by Jöran Mjöberg*
Background and Youth
Black and White Ancestry
Derek Walcott was born in 1930 on St. Lucia, an island then belonging to the British Empire, but which became independent in 1979. St. Lucia has a hybrid British/French culture, having alternated as a colony of either England or France across the centuries. Walcott’s ancestry is also mixed, with both his maternal and paternal grandmothers being black. His mother was a respected teacher at a Methodist infant school while his father died when Derek was only one year old.
The Young Painter
His civil servant father had been an amateur painter, and the son has also devoted much of his grown-up life to painting, not to mention the many references to the great names in art all through his literary works. When growing up in Castries, the capital of St. Lucia, young Walcott attended St. Mary’s College where his most important mentor was a painter, Harold Simmons. He soon took an interest in great European artists like Cézanne, Gauguin, and van Gogh.
|A 1969 photo of Derek Walcott painting in Trinidad (left) and a self-portrait (oil on canvas) done in 1998.
Photo by Peter Ireson
Published Poet at 14, Dramatist at 16
While the town of Castries had an Europeanized culture, Afro-Caribbean folk customs and traditions dominated the countryside of St. Lucia. Walcott published his first poem when he was just fourteen. At sixteen he wrote five plays and had his first collection of poetry published. By the age of twenty, Walcott was ready to found a theatre company on his own, the ST. LUCIA ARTS GUILD. In its inaugural year, this company produced his play Henri-Christophe, whose subject was taken from the colonial history of another Caribbean island, namely Haiti.
Copyright © The Bruce King Collection
After graduating from St. Mary’s College, Walcott continued his studies in another part of the Caribbean, on the island of Jamaica, where he attended the University College of the West Indies at Mona. Here he obtained his bachelor’s degree in 1953. At the University College, he was both the editor of the student magazine and the president of MONA DRAMATIC SOCIETY.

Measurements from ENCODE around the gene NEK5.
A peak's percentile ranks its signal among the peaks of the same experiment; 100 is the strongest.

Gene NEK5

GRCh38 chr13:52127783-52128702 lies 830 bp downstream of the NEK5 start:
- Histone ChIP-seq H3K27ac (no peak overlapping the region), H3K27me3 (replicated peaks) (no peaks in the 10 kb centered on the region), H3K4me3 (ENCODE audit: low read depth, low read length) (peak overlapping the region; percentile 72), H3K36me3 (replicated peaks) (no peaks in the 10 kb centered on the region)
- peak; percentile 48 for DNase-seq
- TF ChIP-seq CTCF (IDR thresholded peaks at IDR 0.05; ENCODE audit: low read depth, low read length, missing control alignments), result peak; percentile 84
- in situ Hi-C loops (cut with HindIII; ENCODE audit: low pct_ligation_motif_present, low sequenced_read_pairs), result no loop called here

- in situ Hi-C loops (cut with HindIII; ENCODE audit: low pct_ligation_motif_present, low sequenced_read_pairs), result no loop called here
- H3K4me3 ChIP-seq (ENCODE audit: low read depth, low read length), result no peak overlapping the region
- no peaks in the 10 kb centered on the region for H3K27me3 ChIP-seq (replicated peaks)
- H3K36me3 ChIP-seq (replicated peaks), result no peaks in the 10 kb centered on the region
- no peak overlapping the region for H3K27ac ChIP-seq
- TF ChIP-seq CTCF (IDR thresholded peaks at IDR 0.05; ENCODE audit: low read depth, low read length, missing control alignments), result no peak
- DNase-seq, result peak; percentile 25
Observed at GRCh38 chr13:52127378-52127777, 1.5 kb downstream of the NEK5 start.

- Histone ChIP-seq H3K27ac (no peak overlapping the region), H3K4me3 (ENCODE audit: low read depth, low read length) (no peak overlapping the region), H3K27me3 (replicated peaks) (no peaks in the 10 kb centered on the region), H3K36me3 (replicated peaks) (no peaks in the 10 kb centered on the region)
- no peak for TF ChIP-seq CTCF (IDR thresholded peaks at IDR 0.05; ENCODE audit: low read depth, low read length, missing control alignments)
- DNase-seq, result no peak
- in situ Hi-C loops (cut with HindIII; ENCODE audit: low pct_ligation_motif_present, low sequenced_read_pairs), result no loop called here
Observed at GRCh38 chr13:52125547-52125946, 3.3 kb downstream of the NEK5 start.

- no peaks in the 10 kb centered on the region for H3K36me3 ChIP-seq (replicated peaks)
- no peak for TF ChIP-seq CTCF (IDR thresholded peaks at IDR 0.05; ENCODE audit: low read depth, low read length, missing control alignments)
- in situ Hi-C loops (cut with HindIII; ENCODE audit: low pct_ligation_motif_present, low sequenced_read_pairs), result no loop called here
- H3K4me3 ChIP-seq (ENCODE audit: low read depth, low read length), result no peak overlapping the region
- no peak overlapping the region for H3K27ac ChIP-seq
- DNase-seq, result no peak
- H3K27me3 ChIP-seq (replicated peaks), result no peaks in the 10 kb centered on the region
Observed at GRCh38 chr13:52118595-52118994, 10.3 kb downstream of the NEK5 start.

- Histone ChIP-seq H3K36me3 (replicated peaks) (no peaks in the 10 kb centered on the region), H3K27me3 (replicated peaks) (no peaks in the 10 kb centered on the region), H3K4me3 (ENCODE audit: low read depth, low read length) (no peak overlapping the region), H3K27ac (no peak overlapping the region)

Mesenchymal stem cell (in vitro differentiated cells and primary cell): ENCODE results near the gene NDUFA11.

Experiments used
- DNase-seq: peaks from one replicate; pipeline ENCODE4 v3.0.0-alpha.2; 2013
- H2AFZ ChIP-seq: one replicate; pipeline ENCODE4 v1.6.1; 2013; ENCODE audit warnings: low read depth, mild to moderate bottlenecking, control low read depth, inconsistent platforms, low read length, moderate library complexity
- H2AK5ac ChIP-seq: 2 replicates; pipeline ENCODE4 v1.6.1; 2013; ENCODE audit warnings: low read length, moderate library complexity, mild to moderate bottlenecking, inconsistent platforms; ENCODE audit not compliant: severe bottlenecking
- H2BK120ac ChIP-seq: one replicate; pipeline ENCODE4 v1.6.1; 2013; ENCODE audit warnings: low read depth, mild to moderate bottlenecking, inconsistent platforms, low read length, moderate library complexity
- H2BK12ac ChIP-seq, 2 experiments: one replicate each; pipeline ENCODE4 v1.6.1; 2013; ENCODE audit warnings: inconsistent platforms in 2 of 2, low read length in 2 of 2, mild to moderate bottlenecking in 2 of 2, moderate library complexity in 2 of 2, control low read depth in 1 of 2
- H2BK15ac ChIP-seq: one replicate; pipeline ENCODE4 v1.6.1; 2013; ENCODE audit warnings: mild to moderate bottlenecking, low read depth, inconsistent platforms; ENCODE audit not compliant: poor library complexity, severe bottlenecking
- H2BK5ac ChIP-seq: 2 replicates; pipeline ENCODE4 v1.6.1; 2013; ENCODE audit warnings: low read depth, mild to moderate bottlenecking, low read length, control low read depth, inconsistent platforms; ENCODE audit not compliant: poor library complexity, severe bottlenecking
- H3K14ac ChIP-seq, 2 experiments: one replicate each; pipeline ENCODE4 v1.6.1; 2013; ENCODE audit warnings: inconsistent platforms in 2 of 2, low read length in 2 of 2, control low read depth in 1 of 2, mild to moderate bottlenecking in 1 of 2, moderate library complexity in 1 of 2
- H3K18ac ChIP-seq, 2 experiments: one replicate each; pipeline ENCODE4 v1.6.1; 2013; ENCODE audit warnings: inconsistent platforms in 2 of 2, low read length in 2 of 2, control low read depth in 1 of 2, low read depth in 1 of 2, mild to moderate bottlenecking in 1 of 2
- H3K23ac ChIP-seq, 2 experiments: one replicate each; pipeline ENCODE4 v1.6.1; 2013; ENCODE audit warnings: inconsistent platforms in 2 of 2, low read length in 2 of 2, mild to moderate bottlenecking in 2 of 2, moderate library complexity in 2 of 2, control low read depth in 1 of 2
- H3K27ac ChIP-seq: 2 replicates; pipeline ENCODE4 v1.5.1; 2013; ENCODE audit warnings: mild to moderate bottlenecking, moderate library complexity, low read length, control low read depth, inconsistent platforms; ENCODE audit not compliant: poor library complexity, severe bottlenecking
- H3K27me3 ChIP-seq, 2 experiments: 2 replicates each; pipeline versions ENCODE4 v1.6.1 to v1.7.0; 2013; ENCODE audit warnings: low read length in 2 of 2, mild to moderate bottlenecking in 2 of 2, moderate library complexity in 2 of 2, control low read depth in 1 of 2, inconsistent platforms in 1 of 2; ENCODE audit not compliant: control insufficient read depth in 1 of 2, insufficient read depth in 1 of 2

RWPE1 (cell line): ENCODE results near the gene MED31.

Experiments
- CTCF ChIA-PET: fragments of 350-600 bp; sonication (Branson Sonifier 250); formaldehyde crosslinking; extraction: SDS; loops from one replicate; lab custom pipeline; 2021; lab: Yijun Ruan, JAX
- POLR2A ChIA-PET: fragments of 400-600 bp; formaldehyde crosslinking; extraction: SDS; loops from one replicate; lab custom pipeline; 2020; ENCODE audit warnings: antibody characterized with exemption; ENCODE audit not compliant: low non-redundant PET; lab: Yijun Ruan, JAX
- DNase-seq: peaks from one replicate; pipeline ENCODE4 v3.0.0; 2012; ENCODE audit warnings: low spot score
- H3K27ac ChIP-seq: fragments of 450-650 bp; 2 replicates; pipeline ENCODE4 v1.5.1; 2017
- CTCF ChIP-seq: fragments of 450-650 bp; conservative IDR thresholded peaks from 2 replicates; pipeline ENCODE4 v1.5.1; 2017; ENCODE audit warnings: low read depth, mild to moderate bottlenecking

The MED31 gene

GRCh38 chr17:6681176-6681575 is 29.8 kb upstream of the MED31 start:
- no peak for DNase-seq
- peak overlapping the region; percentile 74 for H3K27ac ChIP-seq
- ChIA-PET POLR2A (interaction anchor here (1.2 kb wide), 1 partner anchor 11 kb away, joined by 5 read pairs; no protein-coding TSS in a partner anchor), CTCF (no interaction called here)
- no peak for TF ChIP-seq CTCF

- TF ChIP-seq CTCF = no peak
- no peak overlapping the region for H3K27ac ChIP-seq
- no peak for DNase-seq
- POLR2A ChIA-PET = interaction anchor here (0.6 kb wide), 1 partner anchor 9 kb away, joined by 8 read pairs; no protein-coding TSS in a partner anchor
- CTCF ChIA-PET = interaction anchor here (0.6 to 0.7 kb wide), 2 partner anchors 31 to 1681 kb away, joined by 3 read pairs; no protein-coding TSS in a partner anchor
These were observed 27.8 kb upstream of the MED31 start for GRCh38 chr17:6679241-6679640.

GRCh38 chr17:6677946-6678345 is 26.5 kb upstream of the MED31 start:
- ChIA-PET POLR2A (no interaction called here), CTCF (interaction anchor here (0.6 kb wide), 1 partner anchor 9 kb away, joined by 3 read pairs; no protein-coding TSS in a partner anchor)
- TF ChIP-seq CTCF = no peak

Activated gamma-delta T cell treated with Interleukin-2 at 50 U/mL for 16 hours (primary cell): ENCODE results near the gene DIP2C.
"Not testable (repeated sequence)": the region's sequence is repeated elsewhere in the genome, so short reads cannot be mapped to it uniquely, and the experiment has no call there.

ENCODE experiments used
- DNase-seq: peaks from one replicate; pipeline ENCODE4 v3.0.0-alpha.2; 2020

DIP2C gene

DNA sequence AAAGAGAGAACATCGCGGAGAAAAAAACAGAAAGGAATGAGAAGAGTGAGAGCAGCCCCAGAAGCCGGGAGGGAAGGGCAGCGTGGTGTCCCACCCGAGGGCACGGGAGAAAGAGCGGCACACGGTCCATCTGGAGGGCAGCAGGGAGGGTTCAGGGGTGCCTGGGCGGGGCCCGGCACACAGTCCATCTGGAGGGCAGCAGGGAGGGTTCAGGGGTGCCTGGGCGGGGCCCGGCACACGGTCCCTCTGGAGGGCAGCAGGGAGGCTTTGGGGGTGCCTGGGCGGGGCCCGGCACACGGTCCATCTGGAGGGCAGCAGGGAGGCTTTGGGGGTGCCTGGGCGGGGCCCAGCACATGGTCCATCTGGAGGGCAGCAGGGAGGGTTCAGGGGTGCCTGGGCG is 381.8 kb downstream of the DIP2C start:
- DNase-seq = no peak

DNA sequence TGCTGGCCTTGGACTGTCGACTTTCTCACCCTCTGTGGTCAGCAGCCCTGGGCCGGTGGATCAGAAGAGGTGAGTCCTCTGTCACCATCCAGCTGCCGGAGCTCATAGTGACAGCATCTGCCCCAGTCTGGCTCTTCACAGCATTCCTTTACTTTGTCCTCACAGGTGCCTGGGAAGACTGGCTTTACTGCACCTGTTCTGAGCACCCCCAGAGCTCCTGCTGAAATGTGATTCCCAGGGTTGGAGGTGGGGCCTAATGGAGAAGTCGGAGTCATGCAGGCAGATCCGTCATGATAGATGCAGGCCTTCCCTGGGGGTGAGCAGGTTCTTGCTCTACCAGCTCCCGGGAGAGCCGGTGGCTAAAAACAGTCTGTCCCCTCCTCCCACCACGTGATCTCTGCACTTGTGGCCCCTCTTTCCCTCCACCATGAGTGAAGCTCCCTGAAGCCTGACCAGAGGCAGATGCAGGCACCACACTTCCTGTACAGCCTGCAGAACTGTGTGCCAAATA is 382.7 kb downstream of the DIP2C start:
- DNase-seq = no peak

The Search for an Identity
A central theme that runs throughout Walcott’s works is his search for identity. From the beginning, he has intensely felt the antagonisms between the cultural heritage of the Old World and the traditions of the new one. In his critical work Derek Walcott, published in 1999, John Thieme describes the conflicts Walcott has experienced between the positions of European and African, Anglophone and Francophone, Standard English and Creole, and Methodist and Catholic. In the earlier collections of poetry, Thieme traces “a sense of lost perfection, cracked innocence and psychic fragmentation,” which he considers to be a result of the racial divisions of the Caribbean society. In one volume after another, by means of a variety of important poems, Walcott tries to find expressions for the difficulties inherent in Caribbean identity. In “A Far Cry from Africa” (1962) he depicts his desperate dilemma in rather brutal formulations:
The gorilla wrestles with the superman.
I who am poisoned by the blood of both,
Where shall I turn, divided to the vein?
Yet, in his fascinating essay of 1970, “What the Twilight Says,” where he delivers a report about the origin of his interest in the theatre, he sounds more optimistic, hoping to be able to make creative use of his cultural schizophrenia.
In the poem “The Schooner Flight” (1979), Shabine, a Walcott persona, gives an often quoted definition of the identity of a person from a small country in the Caribbean:
I have Dutch, nigger, and English in me,
and either I am nobody, or I am a nation
In reality, this meant:
I had no nation now but the imagination
In a somewhat later work, “North and South” (1981), this poem’s persona gives another effort to express an identity, referring to himself as
a colonial upstart at the end of an empire,